Welcome back to our Interview with a Therapist Series! This week Emily sat down with one of our newest counselors, Karissa Anderson, to talk about why so many children and their families are frustrated with virtual learning!
So, Karissa, we know that virtual learning is kind of a stressful thing for both children and parents as we try to navigate this new system. And a lot of people are really frustrated. But you know, with kids, that's so much more complicated. Why do you think so many children are frustrated with virtual learning?
I think so much of it is dysregulation. Dysregulation is basically the inability to regulate your emotions. And often dysregulation occurs when there's a lot of changes going on. And it's difficult to process all these changes happening. And so sometimes dysregulation can look like defiance, it can look like the child's misbehaving. But in reality, a lot of the time, the emotions the child is experiencing is anxiety, fear, overwhelmed, you know, all these things going on, because of all these changes. So I think it's really important for parents to be aware that that's probably a lot of what's happening with this, with the frustrations that come with this virtual learning.
I like to remember, you know, we look at it from the adult perspective, with the pandemic, we have, a lot of us have had to start working from home, we've maybe lost jobs, we're feeling isolated, maybe more so than we ever have. And the children are feeling the same way. And maybe they're not able to express it, though, as well as we can, as adults. So I like to just remind parents and guardians that, children are experiencing the exact same feelings we are about what's going on, they've been plucked from their routine, they aren't seeing their teachers or their classmates anymore, other social events have been canceled, there's a lot of things that they have going on. And so that may be part of why this dysregulation is happening. And this frustration with virtual learning is occurring.
I also want to remind parents about screen fatigue. So as a lot of us have had to start working from home, making that shift, we've experienced screen fatigue, looking at the screen all day is exhausting. So making sure that you take breaks and making sure that you maybe have outdoor time to get some fresh air, those kinds of things can help reduce that screen fatigue, and maybe even reduce that frustration with virtual learning.
So my next question is, How can parents help ease but that frustration? I think you touched on it a little bit with taking breaks, but what are some other strategies that they can use?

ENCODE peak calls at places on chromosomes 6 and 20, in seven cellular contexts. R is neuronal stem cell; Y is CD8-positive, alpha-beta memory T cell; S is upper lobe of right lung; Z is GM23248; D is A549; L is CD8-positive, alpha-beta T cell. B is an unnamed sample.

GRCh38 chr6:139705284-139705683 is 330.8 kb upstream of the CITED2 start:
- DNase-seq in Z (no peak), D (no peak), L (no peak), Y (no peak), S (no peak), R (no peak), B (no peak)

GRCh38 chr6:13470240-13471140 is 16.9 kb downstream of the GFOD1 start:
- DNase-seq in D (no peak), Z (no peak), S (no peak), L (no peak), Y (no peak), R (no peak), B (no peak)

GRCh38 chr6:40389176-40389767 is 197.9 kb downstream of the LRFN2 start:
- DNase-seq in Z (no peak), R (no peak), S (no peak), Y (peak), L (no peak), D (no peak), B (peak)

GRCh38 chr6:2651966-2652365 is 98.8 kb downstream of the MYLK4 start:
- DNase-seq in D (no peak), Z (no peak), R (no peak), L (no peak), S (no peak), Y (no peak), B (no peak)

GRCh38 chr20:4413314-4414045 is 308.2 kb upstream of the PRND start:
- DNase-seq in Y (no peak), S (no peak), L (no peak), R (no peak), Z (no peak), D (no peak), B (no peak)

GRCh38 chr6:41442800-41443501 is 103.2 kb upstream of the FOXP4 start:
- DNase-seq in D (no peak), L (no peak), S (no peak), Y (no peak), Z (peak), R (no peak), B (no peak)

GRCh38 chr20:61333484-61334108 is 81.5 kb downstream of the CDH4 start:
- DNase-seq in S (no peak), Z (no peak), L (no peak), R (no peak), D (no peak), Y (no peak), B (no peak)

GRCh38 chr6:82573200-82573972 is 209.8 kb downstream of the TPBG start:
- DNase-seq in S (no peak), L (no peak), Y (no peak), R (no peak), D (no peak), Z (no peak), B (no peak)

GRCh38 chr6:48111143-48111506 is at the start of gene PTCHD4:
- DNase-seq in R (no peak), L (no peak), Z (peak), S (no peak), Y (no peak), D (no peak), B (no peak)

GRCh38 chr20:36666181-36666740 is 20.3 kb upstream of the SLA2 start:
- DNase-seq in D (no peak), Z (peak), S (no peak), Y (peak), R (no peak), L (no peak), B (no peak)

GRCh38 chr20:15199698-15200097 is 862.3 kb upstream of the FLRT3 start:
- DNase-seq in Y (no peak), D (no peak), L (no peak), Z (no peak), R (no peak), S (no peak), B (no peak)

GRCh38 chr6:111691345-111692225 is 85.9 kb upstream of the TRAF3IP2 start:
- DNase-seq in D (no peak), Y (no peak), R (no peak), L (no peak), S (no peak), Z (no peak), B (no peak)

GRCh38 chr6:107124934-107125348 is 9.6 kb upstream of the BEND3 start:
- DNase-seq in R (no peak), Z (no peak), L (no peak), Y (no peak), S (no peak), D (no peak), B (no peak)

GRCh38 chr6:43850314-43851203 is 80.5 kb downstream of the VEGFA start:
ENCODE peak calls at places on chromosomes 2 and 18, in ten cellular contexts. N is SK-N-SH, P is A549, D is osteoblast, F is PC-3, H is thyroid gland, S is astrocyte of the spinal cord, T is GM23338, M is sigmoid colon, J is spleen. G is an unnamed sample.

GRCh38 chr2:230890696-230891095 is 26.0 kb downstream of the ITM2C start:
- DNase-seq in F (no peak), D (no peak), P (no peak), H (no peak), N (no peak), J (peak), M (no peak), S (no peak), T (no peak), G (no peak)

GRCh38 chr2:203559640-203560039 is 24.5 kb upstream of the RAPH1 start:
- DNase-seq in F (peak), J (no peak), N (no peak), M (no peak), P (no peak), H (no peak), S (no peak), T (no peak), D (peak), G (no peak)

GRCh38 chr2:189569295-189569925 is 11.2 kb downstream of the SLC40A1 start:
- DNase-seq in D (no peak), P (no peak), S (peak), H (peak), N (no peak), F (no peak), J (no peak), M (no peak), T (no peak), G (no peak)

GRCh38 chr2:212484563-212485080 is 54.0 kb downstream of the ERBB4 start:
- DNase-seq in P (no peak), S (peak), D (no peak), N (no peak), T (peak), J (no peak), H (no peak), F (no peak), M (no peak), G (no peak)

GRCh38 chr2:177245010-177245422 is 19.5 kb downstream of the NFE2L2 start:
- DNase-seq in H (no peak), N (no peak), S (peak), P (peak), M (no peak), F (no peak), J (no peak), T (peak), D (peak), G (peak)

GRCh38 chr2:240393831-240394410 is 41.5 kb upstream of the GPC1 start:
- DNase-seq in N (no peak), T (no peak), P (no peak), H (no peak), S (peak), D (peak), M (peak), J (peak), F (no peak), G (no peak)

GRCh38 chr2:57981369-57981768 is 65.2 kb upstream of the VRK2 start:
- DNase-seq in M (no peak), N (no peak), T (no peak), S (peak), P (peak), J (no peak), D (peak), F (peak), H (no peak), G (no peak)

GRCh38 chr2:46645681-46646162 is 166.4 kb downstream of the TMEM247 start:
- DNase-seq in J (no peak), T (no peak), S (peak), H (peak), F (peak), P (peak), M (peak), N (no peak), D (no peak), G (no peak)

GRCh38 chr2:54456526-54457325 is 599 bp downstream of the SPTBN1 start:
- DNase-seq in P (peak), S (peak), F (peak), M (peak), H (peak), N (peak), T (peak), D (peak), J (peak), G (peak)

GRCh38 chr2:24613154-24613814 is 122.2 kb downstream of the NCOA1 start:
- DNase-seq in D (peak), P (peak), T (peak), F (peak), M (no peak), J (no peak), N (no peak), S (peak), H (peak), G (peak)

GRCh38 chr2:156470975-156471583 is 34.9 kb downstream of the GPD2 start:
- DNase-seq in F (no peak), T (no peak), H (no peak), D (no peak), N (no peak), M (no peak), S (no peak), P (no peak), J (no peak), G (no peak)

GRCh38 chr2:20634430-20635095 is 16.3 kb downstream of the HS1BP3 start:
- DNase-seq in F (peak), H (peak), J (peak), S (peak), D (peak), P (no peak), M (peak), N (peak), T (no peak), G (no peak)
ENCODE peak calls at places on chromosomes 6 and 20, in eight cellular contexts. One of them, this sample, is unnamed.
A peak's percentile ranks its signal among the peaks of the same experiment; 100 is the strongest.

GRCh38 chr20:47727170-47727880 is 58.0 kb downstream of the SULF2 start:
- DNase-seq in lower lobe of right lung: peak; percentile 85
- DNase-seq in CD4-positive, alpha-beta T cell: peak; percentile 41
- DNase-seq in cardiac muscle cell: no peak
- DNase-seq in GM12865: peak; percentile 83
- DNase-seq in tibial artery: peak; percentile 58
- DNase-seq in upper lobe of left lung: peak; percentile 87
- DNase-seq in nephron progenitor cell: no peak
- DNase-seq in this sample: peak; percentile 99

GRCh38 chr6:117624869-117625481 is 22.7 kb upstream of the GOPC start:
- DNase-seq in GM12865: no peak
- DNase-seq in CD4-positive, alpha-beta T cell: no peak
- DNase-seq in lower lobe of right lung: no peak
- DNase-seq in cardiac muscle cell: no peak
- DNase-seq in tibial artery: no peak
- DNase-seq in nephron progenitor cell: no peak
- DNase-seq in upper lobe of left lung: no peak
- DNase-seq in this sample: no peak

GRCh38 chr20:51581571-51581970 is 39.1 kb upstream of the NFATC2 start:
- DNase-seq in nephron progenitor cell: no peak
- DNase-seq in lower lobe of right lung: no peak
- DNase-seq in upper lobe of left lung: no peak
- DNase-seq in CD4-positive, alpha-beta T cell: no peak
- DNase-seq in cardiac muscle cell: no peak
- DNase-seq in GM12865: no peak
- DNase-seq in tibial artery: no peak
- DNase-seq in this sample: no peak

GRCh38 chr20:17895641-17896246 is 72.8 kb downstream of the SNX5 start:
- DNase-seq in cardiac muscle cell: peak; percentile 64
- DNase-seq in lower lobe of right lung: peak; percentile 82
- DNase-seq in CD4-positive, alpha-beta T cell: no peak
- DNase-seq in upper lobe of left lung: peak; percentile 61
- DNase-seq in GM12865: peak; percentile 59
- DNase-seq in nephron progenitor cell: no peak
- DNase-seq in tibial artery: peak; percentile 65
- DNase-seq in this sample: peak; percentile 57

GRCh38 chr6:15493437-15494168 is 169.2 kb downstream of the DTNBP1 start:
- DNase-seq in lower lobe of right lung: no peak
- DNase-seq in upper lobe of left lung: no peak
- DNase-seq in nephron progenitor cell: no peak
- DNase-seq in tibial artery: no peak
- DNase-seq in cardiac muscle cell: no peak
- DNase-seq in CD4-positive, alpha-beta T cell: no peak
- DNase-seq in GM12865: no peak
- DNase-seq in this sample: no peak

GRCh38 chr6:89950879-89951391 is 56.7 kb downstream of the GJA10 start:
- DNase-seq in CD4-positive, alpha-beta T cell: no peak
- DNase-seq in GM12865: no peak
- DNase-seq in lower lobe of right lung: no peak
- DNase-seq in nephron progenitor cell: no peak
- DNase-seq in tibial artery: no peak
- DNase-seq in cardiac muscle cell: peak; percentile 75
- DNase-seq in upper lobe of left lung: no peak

So I think structure is so important. I think we don't really think kids like structure, but they do. They like to know what's expected of them. They like to know what each day holds that kind of thing. And when they're in school, they have so much structure, right? Like they know exactly what time they go to lunch, what time they go to this class, that kind of stuff. I think trying to have some form of structure each day is going to be really helpful, and making sure that you're still taking, those recesses in between classes, or subjects or whatever, and making sure that you're taking time to do some fun activities can really help just kind of alleviate that frustration and give them that structure that they're probably really craving.
For those parents who might be feeling like this is so much more overwhelming than they thought, what would you say to them, and what other resources are out there for them?
I know that there's a lot of resources like Khan Academy, and a lot of other free apps and websites that can help with the academic aspect of things. Looking into those kinds of things, and then also staying in touch with teachers, and being able to keep that communication with teachers, if there's things that they're feeling frustrated about, or they're not getting when it comes to the academic part.
And then also just the emotional part. Parents need to be taking care of themselves during this time more than ever, right? Because they're modeling this for the children. We need to be as parents, they need to be, taking their own mental health into account so that they're sure that they're doing their best and then their children are going to see that and hopefully model that same behavior. Counseling is a great resource. If parents are finding that their children are really struggling with this transition counseling may be a really good option.
Mindsight would happily welcome anybody who feels like now they need a little
extra support. I'm going to link our website in the description of this video and you guys can also feel free to give us a call. Our number is 606-401-1266. We will answer and help you get connected with someone who can get you a little bit of extra support
Karissa Anderson, LPCC
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